The Zambia Chamber of Mines has disagreed with the sentiments made by newly-appointed Finance Minister Dr Bwalya Ng’andu that declining copper production is not linked to the 2019 mining fiscal regime.
And the Chamber has called for consistency in implementing a stable mining tax regime if Zambia’s mining sector is to record any meaningful development.
Last Wednesday, during his maiden briefing on the economy, Dr Ng’andu said that Zambia’s declining copper production should not be linked to the 2019 mining fiscal regime as the real factors were largely attributable to pricing and low grades of copper, among other fundamentals.
But in an interview with News Diggers! Chamber of Mines president Goodwell Mateyo argued that the current tax regime was not attractive as some companies had halted expansion projects following the fiscal regime’s implementation back on January 1, 2019.
“If you look at Kalungwishi, the import duty on copper concentrate from Congo (DR) has simply resulted in them not producing any copper at all. So, it’s not entirely true that they are unrelated. They are directly related; investors come with all their money entirely because of the tax regime. If you talk about FQM (First Quantum Minerals) not investing in their expansion plan, (it) has a lot to do with the current mining tax regime so it’s not entirely true to say the tax regime and production are unrelated, it is related, except in some cases the relation is more direct than others,” Mateyo said.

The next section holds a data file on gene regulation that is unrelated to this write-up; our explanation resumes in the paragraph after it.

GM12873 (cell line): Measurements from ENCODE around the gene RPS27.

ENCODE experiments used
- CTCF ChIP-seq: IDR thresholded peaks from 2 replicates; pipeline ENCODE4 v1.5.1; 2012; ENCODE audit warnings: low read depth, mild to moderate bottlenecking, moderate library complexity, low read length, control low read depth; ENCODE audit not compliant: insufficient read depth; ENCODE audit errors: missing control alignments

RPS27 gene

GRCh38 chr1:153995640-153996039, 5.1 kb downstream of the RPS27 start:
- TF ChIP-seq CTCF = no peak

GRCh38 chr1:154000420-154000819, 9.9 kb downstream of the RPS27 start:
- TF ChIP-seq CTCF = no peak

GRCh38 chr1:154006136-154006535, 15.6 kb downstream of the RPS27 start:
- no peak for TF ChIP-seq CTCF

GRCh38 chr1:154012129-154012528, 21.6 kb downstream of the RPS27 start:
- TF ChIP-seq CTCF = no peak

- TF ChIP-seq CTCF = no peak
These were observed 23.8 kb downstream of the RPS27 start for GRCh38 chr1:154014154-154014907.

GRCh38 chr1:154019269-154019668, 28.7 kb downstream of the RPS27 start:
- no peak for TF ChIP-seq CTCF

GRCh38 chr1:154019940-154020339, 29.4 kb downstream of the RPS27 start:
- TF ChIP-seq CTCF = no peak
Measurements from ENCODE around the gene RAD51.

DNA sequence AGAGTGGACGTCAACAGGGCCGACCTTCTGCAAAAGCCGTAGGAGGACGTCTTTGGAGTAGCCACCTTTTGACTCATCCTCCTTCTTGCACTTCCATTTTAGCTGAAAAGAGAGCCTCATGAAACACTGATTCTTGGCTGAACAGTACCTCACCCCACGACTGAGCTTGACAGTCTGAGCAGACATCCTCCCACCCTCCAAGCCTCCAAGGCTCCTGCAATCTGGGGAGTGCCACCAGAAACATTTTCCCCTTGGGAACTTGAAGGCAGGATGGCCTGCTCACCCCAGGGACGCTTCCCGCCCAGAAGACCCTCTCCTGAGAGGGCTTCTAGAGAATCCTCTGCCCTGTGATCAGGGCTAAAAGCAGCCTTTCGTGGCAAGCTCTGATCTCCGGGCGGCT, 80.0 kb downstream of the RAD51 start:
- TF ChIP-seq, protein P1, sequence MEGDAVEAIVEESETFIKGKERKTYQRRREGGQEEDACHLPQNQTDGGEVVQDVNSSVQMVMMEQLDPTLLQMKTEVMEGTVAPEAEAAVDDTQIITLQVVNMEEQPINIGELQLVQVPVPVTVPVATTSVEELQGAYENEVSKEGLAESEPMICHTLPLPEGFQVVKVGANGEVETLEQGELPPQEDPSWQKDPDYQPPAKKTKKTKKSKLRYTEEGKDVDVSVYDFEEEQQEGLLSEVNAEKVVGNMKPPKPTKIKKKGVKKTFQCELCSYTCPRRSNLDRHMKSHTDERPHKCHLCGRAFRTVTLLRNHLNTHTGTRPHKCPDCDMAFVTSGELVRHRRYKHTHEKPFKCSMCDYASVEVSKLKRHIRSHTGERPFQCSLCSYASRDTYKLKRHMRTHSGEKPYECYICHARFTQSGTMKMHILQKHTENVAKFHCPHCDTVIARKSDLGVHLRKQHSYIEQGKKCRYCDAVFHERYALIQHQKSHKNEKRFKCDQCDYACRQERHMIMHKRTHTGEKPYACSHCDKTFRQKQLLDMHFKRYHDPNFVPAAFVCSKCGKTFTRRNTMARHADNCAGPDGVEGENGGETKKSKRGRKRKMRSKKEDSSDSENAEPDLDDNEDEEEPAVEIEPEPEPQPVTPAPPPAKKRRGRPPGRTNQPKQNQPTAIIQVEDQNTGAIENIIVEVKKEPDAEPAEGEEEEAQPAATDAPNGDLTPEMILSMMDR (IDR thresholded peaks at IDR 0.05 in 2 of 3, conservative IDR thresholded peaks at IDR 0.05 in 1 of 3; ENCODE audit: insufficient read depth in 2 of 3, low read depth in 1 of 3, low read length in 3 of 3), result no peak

“There is a correlation because I think if you remember when we did a brief at the beginning of this year when we were talking about the possible effects, what we did say (was) what can happen is companies are going to start turning back on expansion plans, which will eventually result in reduced output.”
Mateyo, however, noted that reduced copper production at Konkola Copper Mines (KCM) Plc was not directly related to the 2019 mining fiscal regime.
“The other thing that has happened, such as KCM, which are not directly related, the loss of production, for example at KCM, is not directly related to this, but one other thing that you must bear in mind concerning KCM is that the fiscal regime wasn’t conducive enough to attract and to bring in the capital that was necessarily needed for the mine,” he added.
And Mateyo, who is also Mopani Copper Mines’ general legal counsel, called on government to be consistent with implementing a stable tax regime as the inconsistencies seen in recent years had a negative effect on the sector.
“Actually, we are supposed to pay taxes just like any other productive aspect of the economy, but what we are saying is that it should be fair taxes, not taxes that drive producers to start turning back on expansion plans; that actually encourage producers to pump in capital in to their operations. It’s two things: fair taxes and also consistency with the tax. We have no problem with paying the taxes, but approximately every 18 months, we have to be sure of where we are,” said Mateyo.